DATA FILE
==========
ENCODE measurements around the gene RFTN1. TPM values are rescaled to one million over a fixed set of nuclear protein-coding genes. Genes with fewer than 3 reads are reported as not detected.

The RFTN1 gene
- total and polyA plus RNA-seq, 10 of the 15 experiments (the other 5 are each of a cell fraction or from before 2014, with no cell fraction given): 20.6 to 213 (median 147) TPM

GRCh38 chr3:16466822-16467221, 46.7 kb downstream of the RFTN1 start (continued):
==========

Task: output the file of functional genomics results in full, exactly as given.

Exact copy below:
ENCODE measurements around the gene RFTN1. TPM values are rescaled to one million over a fixed set of nuclear protein-coding genes. Genes with fewer than 3 reads are reported as not detected.

The RFTN1 gene
- total and polyA plus RNA-seq, 10 of the 15 experiments (the other 5 are each of a cell fraction or from before 2014, with no cell fraction given): 20.6 to 213 (median 147) TPM

GRCh38 chr3:16466822-16467221, 46.7 kb downstream of the RFTN1 start (continued):